Braniff flying colors

The US airline, which was founded in 1928 as Braniff Airlines, later flying as Braniff International Airways, and from 1965 simply as Braniff International, gained immortal status with the colorful corporate image it introduced in 1965. With the then revolutionary campaign "The end of the plain plane", the airline defied all previous conventions in aircraft livery design, and etched its brand onto the mind of the flying public at airports across North America, and later in Europe and Asia as well. The colorful models of the US airline are extremely popular collector's items. You can find an overview of all the models released by Herpa to date here.

Different to the rest

Renowned creative minds, such as designer Mary Wells Lawrence, architect Alexander Girard, fashion designer Emilio Pucci, and shoe designer Beth Levine, developed a new corporate image for the airline in the mid-1960s, which included having the fleet fly in a variety of colors. The "Jelly Bean Fleet", named after the well-known candy, surprised travelers with airliners that were sometimes beige, sometimes ochre, orange, turquoise, blue, lemon yellow, or lavender. Such a break with the principle of a uniform corporate design, which many airlines have meanwhile dared to copy, was extremely bold at the time and far ahead of its time.

Overview of all of Herpa’s Braniff models

Although this avant-garde advance in airliner livery design could not prevent the end of the airline in 1982, a result of deregulation and rising fuel prices, it nevertheless made Braniff a popular and unforgettable airline to this day, and a major brand in aviation. Aircraft spotters and model collectors do usually love a splash of color, and so Braniff models were oft requested by Wings collectors at Herpa very early on.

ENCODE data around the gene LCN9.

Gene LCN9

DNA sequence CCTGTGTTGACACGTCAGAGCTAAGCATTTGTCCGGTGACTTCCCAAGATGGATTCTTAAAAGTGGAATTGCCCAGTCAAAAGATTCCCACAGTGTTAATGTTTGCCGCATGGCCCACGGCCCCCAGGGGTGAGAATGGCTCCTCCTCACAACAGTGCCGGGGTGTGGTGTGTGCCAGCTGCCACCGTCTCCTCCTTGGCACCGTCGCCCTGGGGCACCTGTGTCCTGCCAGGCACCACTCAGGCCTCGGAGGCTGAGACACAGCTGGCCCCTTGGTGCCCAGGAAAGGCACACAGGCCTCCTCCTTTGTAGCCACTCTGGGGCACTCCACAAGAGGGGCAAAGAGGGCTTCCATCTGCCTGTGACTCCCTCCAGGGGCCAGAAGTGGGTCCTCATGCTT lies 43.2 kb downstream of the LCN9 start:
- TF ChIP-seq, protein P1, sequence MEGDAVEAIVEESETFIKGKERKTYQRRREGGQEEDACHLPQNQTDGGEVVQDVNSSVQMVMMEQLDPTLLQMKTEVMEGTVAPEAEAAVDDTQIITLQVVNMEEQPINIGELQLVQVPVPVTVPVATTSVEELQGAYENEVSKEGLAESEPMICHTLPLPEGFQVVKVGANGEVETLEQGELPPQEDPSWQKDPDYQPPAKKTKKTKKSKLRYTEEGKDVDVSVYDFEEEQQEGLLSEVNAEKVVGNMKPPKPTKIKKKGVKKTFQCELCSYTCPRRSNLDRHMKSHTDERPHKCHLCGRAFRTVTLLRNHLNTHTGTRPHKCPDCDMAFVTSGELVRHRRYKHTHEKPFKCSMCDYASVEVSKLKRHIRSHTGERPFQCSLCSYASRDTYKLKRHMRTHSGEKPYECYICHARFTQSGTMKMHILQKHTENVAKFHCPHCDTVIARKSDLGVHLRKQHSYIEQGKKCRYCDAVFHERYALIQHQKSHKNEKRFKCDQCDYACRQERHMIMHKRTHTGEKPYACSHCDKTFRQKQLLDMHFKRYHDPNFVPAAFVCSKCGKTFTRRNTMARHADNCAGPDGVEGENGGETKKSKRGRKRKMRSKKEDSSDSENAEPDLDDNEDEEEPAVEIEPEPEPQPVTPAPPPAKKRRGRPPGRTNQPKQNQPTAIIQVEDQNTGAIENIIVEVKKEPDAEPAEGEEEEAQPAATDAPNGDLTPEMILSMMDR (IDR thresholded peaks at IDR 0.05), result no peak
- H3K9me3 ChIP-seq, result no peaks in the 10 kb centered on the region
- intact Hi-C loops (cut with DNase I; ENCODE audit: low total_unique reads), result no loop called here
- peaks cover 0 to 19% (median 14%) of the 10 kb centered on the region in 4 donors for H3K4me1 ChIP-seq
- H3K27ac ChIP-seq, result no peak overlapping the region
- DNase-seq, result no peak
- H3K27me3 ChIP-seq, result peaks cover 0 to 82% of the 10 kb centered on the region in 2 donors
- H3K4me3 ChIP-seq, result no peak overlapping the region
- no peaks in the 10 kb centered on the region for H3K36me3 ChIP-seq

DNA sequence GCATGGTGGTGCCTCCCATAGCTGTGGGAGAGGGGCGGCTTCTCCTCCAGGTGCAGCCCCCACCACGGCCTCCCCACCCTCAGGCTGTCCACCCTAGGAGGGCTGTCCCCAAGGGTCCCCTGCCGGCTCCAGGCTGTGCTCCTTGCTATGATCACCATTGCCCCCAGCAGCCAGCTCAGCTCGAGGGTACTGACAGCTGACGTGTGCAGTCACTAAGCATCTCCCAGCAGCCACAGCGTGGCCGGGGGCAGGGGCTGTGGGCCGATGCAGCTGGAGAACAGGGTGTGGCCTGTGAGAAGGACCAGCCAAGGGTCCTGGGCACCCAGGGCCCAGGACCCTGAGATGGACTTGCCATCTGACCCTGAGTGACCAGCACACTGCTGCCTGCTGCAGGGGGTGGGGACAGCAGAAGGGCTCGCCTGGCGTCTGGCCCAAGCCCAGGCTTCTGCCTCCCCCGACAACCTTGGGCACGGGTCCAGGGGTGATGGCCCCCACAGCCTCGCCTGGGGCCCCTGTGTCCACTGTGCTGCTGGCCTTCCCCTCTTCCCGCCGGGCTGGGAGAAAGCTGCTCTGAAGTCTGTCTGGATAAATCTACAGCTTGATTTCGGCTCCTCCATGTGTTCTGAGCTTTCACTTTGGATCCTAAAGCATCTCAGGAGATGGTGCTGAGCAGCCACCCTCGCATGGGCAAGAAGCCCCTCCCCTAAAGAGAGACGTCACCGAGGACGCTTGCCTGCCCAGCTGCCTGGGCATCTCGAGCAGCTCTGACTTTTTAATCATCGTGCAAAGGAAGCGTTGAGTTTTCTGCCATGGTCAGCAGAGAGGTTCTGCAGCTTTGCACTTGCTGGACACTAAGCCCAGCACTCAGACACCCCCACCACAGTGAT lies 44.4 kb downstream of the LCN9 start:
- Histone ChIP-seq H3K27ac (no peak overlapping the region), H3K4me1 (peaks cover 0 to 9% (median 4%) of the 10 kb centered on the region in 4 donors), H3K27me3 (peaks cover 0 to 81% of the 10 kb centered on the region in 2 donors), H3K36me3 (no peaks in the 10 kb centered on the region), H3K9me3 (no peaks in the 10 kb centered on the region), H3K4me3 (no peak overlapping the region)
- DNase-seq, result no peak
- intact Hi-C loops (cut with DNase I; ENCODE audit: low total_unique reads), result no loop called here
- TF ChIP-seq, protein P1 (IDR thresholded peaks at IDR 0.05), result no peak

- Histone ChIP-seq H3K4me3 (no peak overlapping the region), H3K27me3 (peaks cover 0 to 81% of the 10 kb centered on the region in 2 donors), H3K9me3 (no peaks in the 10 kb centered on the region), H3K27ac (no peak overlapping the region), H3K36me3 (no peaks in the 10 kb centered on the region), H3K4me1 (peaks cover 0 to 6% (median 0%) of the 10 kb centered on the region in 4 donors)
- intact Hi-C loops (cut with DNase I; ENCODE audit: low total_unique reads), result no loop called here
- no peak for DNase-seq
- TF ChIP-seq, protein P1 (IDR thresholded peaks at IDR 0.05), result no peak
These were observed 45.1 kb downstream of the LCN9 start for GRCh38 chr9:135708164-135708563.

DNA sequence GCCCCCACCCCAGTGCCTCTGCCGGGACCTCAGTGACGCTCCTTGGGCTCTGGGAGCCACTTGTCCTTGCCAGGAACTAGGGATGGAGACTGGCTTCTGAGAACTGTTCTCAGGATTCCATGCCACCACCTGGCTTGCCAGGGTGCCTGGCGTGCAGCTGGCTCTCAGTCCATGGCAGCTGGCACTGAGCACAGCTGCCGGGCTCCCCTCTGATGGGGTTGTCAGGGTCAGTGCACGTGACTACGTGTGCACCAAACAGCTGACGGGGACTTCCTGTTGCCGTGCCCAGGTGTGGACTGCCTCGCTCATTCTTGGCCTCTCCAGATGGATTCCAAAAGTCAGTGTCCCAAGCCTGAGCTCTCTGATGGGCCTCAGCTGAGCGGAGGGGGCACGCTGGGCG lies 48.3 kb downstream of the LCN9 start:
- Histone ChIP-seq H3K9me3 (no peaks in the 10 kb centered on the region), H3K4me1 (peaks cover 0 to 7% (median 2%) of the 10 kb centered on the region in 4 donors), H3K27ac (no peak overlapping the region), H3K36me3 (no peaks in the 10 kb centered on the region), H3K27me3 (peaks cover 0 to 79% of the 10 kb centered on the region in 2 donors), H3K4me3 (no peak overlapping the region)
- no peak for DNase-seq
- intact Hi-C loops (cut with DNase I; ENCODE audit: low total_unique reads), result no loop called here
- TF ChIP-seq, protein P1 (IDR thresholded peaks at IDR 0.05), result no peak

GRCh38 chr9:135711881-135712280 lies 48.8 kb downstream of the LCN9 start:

The model of the Braniff Boeing 747SP "Baby Orange" was delivered in its own showcase under item number 511605.

First model distributed exclusively

In 1998, the time had come: Exclusively for the "Wings500 Gold Club", the forerunner of today's collectors' forum "Wings900 -, Herpa produced the Boeing 747SP N604BN, named "Baby Orange", referring to the shortened version of the jumbo and its color, in the 1:500 scale. It was one of four Boeing 747SPs that were used by the airline from 1979 onwards. The model was the only one from Braniff that Herpa still produced in the so-called "Classic Wings Edition" with the rollable landing gear. It came with its own showcase as item number 511605 in the "Exclusive Series".

The showcase of the Braniff Boeing 747SP "Baby Orange" shows a parking position in front of a terminal backdrop. It is Herpa’s model of the shortened Braniff jumbo registered N604BN in the 1:500 scale. It was produced exclusively for the "Wings500" club in 1998.

It was not until 2004 that Herpa continued its Braniff model series. Two Boeing 707-300s and an Aerospital Concorde were produced, also for exclusive distribution. While the Boeing 707-300 registered N7097 (item no. 514200) in turquoise and the 707 with the registration N7102 (item no. 514217) in orange flew from 1966 to 1973 at Braniff in various bright colors, one might falsely assume that the Concorde model was an imaginary model.

The 1:500 Braniff models of the Boeing 707-300 with the registrations N7097 in turquoise and N7102 in orange were produced exclusively for the "Braniff Airline Expo" at the Parco Museum in Shibuya / Japan in 2004.